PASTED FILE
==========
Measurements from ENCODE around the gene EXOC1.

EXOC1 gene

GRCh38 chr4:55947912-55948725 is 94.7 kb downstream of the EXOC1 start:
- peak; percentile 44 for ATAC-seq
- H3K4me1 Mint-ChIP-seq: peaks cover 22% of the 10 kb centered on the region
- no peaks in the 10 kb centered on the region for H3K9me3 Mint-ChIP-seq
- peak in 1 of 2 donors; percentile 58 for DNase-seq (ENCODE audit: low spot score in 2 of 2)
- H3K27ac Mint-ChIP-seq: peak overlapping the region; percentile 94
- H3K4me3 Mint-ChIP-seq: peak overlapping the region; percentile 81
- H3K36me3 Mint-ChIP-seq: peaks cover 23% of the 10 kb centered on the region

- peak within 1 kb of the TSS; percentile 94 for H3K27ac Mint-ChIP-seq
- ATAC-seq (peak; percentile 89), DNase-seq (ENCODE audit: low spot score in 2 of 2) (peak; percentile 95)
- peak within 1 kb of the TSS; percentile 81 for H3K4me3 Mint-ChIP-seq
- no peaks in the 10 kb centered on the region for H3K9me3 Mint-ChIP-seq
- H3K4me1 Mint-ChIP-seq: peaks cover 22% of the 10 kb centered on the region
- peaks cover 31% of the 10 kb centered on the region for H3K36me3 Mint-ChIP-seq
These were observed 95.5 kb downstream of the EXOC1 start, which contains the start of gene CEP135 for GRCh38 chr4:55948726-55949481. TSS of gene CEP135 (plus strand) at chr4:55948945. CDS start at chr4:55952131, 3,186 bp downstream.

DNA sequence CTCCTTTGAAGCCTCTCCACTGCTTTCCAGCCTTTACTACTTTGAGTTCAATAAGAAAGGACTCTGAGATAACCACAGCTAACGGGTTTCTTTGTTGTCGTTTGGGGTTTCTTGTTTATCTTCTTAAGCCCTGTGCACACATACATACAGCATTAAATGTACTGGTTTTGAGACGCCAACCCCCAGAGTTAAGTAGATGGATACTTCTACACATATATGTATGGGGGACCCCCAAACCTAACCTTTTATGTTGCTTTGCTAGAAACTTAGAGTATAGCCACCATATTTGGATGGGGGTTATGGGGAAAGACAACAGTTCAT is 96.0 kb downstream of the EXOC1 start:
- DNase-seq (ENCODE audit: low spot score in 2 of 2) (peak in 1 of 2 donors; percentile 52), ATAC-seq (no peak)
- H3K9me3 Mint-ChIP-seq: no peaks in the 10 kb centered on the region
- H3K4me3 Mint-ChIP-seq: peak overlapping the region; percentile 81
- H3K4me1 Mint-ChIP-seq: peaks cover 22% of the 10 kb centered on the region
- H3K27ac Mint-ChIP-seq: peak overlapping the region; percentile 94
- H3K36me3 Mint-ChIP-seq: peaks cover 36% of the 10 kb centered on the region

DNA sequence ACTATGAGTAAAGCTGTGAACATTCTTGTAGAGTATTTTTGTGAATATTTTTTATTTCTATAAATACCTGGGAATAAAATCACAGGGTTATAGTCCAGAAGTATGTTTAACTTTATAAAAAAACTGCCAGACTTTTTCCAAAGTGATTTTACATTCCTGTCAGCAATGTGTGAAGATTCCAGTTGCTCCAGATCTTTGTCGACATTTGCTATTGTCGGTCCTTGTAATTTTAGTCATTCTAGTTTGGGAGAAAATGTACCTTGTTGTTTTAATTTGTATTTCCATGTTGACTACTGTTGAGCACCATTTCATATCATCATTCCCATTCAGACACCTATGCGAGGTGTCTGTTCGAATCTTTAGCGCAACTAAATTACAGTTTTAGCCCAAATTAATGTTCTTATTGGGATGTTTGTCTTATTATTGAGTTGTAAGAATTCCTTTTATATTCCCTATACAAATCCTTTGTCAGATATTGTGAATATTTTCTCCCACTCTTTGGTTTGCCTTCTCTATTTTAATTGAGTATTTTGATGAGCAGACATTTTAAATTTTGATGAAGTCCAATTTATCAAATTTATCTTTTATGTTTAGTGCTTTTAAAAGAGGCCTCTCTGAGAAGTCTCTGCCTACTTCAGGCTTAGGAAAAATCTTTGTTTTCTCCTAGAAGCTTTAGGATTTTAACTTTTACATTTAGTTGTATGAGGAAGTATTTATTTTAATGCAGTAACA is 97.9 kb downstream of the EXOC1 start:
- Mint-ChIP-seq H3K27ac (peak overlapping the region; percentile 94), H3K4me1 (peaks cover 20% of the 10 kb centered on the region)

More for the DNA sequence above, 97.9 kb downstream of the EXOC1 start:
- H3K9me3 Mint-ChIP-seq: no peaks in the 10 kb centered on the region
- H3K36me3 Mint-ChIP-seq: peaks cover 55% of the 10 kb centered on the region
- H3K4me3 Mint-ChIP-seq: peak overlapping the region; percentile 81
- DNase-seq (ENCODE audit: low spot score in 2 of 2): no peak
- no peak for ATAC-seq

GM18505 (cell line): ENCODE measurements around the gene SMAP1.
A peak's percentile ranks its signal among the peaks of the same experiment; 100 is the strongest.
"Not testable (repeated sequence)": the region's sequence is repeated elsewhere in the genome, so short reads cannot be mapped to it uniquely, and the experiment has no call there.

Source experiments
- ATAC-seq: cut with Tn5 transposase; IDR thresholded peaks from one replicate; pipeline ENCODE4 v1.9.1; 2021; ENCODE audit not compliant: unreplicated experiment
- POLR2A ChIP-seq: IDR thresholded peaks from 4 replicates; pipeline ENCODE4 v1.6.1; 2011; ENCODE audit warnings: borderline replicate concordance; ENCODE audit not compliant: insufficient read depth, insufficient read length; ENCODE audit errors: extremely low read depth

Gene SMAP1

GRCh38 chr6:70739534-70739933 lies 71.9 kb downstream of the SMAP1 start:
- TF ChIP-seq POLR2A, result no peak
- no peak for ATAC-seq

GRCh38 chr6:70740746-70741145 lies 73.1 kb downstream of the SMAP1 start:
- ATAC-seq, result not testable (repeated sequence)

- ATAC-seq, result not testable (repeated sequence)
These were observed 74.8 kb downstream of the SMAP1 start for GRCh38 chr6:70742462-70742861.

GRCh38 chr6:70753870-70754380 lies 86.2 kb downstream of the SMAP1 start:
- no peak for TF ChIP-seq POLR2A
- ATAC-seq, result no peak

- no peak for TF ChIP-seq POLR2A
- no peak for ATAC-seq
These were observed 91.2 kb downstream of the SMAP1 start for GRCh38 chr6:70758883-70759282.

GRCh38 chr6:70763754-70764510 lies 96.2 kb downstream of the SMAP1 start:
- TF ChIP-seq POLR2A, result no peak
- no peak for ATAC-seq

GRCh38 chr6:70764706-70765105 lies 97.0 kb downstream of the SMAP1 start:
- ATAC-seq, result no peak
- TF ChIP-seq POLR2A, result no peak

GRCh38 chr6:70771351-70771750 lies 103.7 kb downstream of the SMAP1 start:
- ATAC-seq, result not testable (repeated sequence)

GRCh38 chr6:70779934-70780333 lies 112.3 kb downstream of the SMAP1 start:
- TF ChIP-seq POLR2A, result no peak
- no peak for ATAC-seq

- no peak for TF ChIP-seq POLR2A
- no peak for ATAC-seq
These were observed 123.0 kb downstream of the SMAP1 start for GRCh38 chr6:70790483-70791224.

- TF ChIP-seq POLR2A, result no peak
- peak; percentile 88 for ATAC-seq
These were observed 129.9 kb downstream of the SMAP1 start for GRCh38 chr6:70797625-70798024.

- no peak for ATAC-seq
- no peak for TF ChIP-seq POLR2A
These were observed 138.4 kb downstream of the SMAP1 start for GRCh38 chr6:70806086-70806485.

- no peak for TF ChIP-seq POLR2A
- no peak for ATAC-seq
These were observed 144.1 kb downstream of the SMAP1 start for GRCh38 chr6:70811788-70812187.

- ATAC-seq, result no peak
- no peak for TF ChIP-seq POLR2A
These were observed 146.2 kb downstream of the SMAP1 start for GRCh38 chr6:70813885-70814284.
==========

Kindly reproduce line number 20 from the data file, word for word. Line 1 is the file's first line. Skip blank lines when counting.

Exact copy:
- H3K9me3 Mint-ChIP-seq: no peaks in the 10 kb centered on the region